The limits of my language means the limits of my world. – Ludwig Wittgenstein
There are a lot of things worth learning out there.
That’s the purpose of this blog – to wander around a garden of ideas, looking, sniffing and picking ones that seem interesting or different.
And along the way, the way I look at things has shifted.
For example, I no longer think much of targets and tracking and effort.
The way most people are taught the way the world works is that they should set goals, decide what their targets are going to be and then go ahead and make it happen.
If you are working with other people who aren’t achieving what you think they should achieve – you should set them targets and monitor their progress to see how they are performing – and take corrective action when they fall short.
This kind of thinking is seen as normal, reasonable – of course you should do something like that.
But, if you are interested in Systems Thinking and the work of W. Edwards Deming, then you will counter that what happens is because of the system.
The system you have in place is perfectly designed to deliver the results you are getting.
If you want to get different results then you don’t start by setting goals and targets – you start by understanding the system and then you might see what you need to change to get different results.
Yeah so what, you say, that’s the same thing.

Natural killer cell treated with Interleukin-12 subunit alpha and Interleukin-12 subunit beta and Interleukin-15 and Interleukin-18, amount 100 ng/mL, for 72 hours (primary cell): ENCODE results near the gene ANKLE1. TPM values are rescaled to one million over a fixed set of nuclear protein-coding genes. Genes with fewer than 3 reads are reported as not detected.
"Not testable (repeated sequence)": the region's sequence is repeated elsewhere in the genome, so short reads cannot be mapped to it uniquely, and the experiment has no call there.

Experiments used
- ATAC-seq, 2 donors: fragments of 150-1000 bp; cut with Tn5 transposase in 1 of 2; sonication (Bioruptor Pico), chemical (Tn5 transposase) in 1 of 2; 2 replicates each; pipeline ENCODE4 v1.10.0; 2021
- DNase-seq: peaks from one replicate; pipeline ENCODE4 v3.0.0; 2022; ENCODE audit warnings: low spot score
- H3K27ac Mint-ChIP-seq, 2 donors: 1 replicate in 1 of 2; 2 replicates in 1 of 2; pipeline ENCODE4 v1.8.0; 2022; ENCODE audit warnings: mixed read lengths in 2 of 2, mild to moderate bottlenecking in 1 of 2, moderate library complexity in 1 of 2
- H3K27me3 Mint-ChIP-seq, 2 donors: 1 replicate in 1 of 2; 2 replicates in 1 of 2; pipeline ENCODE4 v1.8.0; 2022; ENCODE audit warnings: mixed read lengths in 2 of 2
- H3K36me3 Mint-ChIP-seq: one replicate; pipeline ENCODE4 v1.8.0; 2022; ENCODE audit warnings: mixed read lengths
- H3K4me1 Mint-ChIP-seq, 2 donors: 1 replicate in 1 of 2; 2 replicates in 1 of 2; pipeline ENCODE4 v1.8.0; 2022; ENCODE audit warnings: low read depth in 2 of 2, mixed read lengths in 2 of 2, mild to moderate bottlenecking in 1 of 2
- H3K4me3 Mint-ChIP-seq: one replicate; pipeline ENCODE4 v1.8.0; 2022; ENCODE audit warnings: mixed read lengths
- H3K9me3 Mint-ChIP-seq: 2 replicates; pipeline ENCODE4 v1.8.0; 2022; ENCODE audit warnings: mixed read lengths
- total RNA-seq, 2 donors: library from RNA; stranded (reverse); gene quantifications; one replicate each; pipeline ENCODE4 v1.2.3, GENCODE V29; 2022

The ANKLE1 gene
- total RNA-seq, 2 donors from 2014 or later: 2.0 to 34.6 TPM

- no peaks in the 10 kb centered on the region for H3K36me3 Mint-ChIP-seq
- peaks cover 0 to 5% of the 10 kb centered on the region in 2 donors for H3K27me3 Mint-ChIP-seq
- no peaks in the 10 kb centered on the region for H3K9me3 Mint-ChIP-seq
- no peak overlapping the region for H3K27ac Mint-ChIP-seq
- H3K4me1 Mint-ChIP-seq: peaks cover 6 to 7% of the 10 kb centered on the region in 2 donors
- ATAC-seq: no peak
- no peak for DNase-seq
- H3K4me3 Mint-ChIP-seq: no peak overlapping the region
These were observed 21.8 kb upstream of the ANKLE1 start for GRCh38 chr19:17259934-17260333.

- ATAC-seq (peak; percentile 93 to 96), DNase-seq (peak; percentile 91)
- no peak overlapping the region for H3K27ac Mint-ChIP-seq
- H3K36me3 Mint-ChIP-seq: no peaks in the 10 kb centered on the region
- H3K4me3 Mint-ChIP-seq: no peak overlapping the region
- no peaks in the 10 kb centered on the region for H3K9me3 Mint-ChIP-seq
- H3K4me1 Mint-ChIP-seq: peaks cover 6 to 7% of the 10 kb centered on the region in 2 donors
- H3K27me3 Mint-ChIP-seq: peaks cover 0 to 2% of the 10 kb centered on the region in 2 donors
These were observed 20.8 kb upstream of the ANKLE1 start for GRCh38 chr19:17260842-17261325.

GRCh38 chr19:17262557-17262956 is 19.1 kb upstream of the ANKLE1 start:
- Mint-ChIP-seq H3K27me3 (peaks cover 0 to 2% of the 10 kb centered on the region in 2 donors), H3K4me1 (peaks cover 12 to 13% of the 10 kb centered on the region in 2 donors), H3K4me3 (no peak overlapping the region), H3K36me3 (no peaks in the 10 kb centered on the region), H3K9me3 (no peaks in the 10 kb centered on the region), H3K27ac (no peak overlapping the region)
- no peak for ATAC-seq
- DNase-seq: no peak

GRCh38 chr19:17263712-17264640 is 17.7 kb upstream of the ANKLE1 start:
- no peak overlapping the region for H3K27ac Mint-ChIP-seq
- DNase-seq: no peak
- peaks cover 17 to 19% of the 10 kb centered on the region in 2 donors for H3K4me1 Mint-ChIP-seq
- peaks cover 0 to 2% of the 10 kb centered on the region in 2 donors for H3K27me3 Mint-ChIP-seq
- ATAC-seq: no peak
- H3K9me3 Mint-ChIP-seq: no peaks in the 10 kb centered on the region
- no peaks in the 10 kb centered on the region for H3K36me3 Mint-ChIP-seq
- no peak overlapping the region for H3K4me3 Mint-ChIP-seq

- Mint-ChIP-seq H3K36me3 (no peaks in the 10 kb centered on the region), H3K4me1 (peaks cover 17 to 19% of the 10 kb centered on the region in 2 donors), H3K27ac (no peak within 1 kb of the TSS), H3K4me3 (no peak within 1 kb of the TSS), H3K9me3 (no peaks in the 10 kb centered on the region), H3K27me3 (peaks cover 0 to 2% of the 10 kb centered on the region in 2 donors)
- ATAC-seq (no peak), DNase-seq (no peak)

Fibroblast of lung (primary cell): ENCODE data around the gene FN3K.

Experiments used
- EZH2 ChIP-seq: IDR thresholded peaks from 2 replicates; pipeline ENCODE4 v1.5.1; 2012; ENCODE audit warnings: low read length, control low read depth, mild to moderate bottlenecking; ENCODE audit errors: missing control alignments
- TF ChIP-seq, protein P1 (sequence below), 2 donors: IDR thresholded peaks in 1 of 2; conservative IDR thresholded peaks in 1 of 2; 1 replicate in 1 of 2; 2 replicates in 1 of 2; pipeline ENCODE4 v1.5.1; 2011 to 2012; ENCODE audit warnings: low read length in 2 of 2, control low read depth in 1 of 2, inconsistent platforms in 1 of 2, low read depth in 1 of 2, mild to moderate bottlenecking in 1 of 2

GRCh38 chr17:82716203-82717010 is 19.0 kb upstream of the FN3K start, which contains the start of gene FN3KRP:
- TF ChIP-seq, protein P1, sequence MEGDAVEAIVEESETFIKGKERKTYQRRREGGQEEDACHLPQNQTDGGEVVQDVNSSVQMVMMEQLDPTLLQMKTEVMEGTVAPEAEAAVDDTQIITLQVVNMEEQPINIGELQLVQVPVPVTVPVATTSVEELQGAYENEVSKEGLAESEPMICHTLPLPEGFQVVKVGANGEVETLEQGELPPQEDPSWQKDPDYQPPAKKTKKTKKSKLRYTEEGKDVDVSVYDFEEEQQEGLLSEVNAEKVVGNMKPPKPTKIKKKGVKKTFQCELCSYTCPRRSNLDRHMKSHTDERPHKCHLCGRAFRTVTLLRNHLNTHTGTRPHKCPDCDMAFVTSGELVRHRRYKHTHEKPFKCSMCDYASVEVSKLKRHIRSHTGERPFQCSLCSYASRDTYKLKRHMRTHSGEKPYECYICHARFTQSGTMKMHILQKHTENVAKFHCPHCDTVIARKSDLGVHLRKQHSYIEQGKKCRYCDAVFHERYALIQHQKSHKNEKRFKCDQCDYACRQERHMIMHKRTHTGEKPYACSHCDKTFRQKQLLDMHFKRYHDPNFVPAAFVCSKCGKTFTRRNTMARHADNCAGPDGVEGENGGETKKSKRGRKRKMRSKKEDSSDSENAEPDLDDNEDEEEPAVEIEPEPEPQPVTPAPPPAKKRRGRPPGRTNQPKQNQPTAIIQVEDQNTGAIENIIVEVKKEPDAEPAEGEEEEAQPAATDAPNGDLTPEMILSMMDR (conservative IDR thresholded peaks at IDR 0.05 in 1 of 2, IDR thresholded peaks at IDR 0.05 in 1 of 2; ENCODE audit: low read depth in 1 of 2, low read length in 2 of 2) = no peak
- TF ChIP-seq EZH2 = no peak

Start with targets and change how you act is the same as changing how you act and getting different results.
At this point, you are in a conversation that has no resolution.
Let me explain why.
Many years ago I used to go to University sessions where someone would talk to you about their religion and why you should consider making it yours as well.
I went to my first session by mistake – I was told there would be cake there.
I kept going because there was free food – but there was an obligation to talk to someone about What You Believed.
And it was fun, for a while – but eventually, after a number of discussions, I had a pretty good feel for how the argument would go.
They would say this and I would counter with that and then there would be something else with another response – and eventually we would come to certain points that had no way of being proved and we would have to just agree to disagree – because we believed different things.
It is difficult to resolve differing beliefs – it’s probably best not to try in the first place.
But that leaves us with a problem – what do we do when we see things differently?
Well, to boil a lot of theory into one simple, obvious approach – we have to take the time to listen.
We try and understand the other person’s point of view – their perspective – the way they see the world.
We don’t have to agree with it but we do have to take the time to try and see it for what it is.
And then, if we want to work together or live together we need to figure out an accommodation – a compromise – that will work for us in the situation we face.
A compromise that will, hopefully, make things better.
But don’t be lulled into thinking this is easy.
As we see from the world around us and the politics that happens the easy route is to hate and fight.
It takes effort to build a society that can live under common laws – especially if individual perspectives are very different or are subject to different laws.
It’s not really a cold end state that we get to – but rather one where we simmer instead of boiling.
Because in the end we share the same world.
Even if one of us happens to be looking at it upside down.